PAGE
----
An interesting report on the game, Anne. However, I am often bemused at the lack of objective and balanced written reporting of games on this website. The same assessment applies to reports of games in the newspapers and other websites. It is often a bit too subjective and self indulgent! For me this was another great contest and Geelong’s luck in being in front at the final siren was greater player depth and excellent last quarter efforts from blokes such as Mackie, Johnson,Scarlett and Selwood. The rivalry between both these clubs is great for footy in Victoria and balances the traditional Victorian rivalries between Collingwood and Carlton and Essendon. I love the rivalry between Geelong and Hawthorn which has evolved over the past 50 years with grand final contests in 1963, 1989 and 2008 and some great contests in the past few years. In last lasts game, I thought our (Geelong’s) best players were the regulars: Ottens, Bartel, Kelly, Enright and Corey; good defensive efforts from Taylor and Lonergan; an excellent cameo performance from Podsiadly in second quarter and good solid performances from younger players such as T. Hunt, Duncan, Vardy and Menzel.

  6. Pamela Sherpa says

    Hi Anne , crowd behaviour can be as fascinating and annoying as the game itself sometimes..I only get to one or two games a year and like you have noticed the change. Not everyone goes to watch and only watch the football these days . It bugs me that those who want to watch often can’t because of the constant stream of people getting up to get food and drinks while the game is on.

  7. Stainless says

    Interesting observations about the crowd. I sat behind a group of about half a dozen young people (guys and gals) and through the first half, their procession to the bar, during play, was constant to the point where I threw my arms up in frustration and suggested it was a footy match, not a pub. As it turned out, they were a group of Irish folk out here on working visas and experiencing their first AFL game. I forgave them slightly after I found this out, but I think the point is well made about the lack of focus that crowds have these days. Don”t even get me started on cinema patrons….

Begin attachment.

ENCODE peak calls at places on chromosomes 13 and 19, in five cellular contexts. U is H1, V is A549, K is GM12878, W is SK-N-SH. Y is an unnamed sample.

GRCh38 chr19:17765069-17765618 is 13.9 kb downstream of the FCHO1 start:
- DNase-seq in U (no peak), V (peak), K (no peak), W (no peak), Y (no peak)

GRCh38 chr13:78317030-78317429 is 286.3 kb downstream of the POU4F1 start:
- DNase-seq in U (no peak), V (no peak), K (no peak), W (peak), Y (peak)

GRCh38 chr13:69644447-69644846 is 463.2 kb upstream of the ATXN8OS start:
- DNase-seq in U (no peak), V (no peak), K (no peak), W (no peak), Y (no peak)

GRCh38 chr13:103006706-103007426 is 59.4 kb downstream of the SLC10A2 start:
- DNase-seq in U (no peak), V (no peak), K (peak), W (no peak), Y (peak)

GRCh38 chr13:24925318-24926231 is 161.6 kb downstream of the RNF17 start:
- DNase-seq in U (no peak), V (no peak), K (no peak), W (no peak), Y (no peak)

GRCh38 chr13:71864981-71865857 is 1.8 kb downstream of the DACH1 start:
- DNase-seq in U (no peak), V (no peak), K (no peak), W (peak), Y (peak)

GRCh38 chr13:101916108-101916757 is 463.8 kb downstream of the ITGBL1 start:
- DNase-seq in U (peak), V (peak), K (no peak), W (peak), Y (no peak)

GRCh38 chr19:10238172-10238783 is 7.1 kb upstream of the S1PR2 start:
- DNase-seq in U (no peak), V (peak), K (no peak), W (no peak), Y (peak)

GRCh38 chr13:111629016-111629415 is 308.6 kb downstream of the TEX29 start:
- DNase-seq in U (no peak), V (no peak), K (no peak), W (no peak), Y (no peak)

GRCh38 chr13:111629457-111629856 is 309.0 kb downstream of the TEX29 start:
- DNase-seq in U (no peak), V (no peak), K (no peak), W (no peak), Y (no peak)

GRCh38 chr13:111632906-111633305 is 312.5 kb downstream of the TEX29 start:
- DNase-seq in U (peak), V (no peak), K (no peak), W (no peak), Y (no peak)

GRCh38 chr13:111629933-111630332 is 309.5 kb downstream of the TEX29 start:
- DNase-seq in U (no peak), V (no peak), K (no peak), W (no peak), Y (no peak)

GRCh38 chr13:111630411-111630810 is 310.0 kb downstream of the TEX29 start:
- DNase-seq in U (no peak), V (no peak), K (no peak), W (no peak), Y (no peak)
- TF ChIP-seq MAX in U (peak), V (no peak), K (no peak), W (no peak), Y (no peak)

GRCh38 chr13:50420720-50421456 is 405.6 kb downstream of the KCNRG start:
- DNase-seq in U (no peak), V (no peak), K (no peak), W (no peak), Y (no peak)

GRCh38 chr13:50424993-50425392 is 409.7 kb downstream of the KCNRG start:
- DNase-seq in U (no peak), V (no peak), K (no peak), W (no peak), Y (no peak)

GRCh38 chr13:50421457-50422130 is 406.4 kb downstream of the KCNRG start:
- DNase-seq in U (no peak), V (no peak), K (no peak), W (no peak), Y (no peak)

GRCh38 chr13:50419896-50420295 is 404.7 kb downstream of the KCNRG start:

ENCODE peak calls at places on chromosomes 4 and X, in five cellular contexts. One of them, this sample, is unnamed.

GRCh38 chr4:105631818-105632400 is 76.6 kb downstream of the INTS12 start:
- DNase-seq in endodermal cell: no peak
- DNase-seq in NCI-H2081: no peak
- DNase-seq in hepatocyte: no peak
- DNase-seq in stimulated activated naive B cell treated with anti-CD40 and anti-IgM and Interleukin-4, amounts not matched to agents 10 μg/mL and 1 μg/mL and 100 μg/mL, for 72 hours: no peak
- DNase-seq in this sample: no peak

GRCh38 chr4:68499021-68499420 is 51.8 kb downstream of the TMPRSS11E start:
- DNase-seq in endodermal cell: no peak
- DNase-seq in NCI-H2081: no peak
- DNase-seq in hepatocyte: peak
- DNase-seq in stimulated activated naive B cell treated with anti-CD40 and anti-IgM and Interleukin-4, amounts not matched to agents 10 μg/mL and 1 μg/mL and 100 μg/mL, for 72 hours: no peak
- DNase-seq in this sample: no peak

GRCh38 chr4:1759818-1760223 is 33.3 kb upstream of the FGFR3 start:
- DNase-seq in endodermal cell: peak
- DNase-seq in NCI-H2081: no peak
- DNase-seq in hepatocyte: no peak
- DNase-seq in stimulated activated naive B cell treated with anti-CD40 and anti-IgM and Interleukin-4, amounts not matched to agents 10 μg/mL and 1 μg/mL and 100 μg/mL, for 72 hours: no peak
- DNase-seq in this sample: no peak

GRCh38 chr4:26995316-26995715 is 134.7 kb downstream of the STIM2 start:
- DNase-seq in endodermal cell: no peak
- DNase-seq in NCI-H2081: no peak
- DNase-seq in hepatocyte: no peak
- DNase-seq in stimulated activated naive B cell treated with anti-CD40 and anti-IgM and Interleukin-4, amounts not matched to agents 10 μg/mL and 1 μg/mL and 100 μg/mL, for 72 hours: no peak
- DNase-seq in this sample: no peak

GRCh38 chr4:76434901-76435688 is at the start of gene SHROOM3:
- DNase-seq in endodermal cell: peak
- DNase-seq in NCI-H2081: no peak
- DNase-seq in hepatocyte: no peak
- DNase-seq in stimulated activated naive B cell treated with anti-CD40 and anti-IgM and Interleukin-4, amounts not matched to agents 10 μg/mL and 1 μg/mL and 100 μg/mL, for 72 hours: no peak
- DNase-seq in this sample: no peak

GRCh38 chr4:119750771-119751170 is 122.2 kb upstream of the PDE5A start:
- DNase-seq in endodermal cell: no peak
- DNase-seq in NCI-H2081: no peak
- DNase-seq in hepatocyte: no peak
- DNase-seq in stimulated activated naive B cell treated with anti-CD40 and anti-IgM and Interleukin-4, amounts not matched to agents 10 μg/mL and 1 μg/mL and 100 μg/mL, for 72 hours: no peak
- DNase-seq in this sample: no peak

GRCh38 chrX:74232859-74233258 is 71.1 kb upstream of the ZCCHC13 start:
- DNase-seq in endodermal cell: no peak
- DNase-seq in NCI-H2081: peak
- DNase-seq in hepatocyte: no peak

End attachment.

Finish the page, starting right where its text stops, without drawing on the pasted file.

8. johnharms says

    Mark, I encourage self indulgence here, if that’s what some writers seek. And if that is what frees the spirit. There are no rules.

    Anyway, I find most pieces subjective rather than self-indulgent, but that is just a personal view. Happy to argue the toss on any topic. And to hear story telling. We get plenty of both.

    If you want cold, hard analysis I am happy to direct you to various academic journals on the sociology of sport and there is a whole landscape of cultural studies publications which have the capacity to drain the life from things.

    I’ll back the writers on this site to the end of the earth, especially if they’re likely to buy me a beer.

  9. johnharms says

    Rick, Similar crowd sentiments where we were sitting. Good natured. Apart from one bloke behind us who had his tongue loosened by the truth syrup and wouldn’t make the invite list if I were having a party for 6 billion people. But apart from his language and the latent frustration in him, he was pretty harmless.

    I empathise with latent frustration although I’d advise hitting golf balls or chopping wood as better therapy, rather than getting angry at umpires.

    Good evidence of the good-natured crowd around us was the general disappointment from the supporters of both sides when J. Roughead went down. It took something from the game. I’d say there was considerable empathy in Section 25. (We must not have been far from you).

    And yes, if you slow anything down enough on TV it will look like a free kick. Had Buddy not dived, the free kick would have been paid. Paradoxically, live, the dive took the focus from the hands which were in the general vicinity of Buddy’s back.

    I think Jack McBurney is a great umpire and had I had more time I’d have nominated him for the Queen’s Birthday honours list.

  10. Rick Kane says

    Hi Phantom

    I will pass on the Freedos to said son … and then ask him to share. I will then watch him eat both. Roughy was dealt a roughy no doubt and I think you’re being a bit rough on Buddy.

    And Harmsy, piss funny point re the umpy.

    Let’s reset our compasses for the next enthralling encounter. When Hodge will fire up!